While tomorrow’s total eclipse is likely to be nearly unappreciated, many locations in the Southern Hemisphere will still be in for a treat, NASA explained.
“In some places, viewers will not see the total eclipse, but will instead experience a partial eclipse,” the statement said. blog post.
This happens when the sun, moon and Earth are not exactly aligned. The sun will appear to have a dark shadow on only part of its surface, and daylight will only be affected if more than 80 percent of the sun’s surface is obscured.
“Viewers in parts of Saint Helena, Namibia, Lesotho, South Africa, South Georgia and Sandwich Islands, Crozet Islands, Falkland Islands, Chile, New Zealand and Australia will see a partial eclipse on Dec. 4,” the space agency added. to.
For onlookers in Australia, Hobart will experience the largest solar eclipse of any capital city, but at most 11 percent of the solar surface will be obscured.
In Melbourne this figure will drop to just two percent, while in Canberra the phenomenon will be barely visible as the sun will cross the horizon at the time of the maximum eclipse.
New Zealand’s South Island will see a similar light show, with just four percent of the sun obscured for viewers in Invercargill and 0.7 percent to the north in Queenstown.
|Eclipse begins||7:34 PM||7:53 PM||7:57 PM||21:12||9:14 pm|
|maximum eclipse||20:06||8:12 PM||20:02||9:18 p.m.||9:16 p.m.|
|amount of eclipsed sun||11%||2%||0.6%||4%||0.7%|
|Sunset||8:35 PM||20:29||8:05 PM||9:25 PM||9:18 p.m.|
While tomorrow’s eclipse will be largely missed in Antarctica (pictured), viewers elsewhere in the hemisphere, including parts of Australia, Chile and New Zealand, will see a partial eclipse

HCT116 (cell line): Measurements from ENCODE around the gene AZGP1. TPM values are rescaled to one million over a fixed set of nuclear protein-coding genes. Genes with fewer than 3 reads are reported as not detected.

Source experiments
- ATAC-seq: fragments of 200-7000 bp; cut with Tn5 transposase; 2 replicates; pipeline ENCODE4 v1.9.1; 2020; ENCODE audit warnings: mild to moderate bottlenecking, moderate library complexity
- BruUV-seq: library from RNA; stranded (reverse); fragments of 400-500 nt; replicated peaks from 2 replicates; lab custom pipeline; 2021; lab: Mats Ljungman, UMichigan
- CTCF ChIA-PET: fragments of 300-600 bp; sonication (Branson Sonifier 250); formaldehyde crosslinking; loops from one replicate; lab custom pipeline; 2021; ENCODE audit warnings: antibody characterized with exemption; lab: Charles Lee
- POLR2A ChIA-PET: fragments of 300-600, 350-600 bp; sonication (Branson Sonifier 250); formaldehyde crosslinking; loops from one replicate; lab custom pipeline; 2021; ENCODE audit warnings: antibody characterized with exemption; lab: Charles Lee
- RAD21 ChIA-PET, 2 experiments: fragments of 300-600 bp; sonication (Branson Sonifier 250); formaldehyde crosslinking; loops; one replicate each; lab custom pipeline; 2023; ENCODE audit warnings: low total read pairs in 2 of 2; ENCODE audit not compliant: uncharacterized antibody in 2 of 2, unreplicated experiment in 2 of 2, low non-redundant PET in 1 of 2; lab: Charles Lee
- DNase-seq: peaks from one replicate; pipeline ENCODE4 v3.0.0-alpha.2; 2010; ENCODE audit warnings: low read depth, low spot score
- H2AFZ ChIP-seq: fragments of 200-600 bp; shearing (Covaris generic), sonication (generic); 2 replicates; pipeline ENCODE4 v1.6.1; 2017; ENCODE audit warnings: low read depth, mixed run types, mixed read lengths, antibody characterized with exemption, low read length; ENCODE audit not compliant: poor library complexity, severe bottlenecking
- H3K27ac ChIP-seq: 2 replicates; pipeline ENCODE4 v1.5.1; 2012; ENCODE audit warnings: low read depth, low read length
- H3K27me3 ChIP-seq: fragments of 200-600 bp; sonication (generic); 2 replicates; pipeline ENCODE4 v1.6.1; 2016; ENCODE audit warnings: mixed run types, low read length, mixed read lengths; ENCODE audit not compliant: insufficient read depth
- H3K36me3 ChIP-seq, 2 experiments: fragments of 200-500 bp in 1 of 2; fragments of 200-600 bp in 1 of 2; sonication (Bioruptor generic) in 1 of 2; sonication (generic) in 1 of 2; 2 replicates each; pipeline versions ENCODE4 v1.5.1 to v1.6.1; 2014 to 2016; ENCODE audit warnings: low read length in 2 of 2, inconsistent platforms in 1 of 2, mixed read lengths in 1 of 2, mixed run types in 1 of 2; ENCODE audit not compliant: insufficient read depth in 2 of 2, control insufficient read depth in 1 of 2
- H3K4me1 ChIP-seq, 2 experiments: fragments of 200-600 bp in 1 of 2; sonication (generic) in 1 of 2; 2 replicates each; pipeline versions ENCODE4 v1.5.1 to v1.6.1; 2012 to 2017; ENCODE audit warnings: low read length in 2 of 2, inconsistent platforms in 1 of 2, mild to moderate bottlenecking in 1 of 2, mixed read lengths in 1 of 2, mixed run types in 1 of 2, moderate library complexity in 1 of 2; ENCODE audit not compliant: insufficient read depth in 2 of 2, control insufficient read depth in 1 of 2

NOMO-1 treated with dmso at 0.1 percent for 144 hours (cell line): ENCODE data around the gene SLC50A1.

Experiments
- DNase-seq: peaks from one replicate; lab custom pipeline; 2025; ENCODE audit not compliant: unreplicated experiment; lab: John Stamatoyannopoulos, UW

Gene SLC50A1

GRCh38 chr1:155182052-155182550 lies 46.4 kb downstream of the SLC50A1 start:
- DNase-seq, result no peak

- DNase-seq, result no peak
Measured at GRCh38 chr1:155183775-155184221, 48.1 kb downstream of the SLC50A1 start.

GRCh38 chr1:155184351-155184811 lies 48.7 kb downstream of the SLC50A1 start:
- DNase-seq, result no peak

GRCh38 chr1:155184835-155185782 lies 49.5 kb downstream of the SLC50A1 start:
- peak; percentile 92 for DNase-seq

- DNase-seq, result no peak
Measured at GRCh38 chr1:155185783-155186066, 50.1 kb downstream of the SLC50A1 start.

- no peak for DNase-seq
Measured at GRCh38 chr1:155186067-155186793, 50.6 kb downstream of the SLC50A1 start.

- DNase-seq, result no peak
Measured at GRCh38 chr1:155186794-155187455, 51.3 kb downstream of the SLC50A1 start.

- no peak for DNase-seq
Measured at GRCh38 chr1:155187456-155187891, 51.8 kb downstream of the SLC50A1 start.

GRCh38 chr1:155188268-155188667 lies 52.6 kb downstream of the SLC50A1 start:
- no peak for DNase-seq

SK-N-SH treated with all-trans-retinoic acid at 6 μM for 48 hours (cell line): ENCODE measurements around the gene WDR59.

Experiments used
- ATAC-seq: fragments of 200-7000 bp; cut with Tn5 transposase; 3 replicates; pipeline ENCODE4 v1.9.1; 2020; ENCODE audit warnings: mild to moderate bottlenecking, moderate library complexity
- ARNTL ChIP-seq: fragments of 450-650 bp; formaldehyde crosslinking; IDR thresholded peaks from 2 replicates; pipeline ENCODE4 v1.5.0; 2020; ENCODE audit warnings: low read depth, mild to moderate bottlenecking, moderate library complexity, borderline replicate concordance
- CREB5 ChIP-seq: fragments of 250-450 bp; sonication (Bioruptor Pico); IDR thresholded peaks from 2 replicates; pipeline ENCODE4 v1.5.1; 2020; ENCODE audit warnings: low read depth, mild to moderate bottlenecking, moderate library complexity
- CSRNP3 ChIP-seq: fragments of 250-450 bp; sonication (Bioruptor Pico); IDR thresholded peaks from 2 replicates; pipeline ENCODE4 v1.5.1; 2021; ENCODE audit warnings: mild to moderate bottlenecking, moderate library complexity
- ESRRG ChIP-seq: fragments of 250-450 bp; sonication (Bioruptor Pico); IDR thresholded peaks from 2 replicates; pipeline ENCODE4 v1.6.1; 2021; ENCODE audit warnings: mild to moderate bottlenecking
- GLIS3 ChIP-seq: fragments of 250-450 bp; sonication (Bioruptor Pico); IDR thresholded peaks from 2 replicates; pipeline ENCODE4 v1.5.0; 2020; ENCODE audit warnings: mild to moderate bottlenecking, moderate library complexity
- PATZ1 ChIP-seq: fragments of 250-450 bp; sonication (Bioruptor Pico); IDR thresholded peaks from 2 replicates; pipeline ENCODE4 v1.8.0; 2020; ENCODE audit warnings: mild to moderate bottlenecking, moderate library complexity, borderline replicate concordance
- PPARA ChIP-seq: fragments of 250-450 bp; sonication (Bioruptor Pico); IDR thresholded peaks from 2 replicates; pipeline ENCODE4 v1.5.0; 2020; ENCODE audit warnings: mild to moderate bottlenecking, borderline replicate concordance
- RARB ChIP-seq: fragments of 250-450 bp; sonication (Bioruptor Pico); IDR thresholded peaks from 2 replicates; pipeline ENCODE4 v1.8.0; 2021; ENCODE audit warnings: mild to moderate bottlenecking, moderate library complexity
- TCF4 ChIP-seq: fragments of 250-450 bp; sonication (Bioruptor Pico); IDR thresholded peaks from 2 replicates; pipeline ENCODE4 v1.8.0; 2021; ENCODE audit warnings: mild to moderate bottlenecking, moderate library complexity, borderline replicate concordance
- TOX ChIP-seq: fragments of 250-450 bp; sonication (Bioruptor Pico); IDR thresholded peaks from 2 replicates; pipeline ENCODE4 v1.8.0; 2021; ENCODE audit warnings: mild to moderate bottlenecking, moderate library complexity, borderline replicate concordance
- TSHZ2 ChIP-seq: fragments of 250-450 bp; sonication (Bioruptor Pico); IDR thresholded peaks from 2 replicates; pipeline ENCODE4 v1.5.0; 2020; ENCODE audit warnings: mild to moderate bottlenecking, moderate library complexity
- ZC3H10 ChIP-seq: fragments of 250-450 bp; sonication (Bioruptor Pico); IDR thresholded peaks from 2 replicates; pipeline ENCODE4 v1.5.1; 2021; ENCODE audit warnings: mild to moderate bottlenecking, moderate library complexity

NASA warned that for many of these locations, the partial eclipse will occur around the time of sunrise or sunset.
Accordingly, viewers wishing to observe the event will need to have a clear view of the horizon in order to actually see the eclipse.
Weather permitting, NASA plans to livestream a view of the total solar eclipse as seen from Antarctica’s Union Glacier, both on YouTube and the NASA website.
The stream — provided by the JM Pasachoff Antarctic Expedition — will begin on December 4 at 1:30 AM EST (6:30 AM GMT) and will run until 3:37 AM EST (8:37 AM GMT).
Totality starts at 2:44 am EST (7:44 am GMT).
WHEN WILL THE NEXT SUN REFRESHES TAKE PLACE?
The next solar eclipse in the US will take place on April 8, 2024, from Texas to Maine, with the Canadian city of Montreal also able to see the totality.
The next total solar eclipse after that will occur on August 12, 2026 and will be seen from the Arctic, Greenland, Iceland, Spain and northeastern Portugal.
Image showing the solar eclipses that will occur around the world between 2018 and 2040. The next solar eclipse in the US will occur on April 8, 2024, from Texas to Maine, with the Canadian city of Montreal able to see the totality as well
On September 2, 2035, a large number of people in China, northern Japan and Korea will witness a total solar eclipse.
Australia will experience the greatest number of total solar eclipses between 2023 and 2038: between April 20, 2023 and December 26, 2038, five eclipses will be visible from the continent.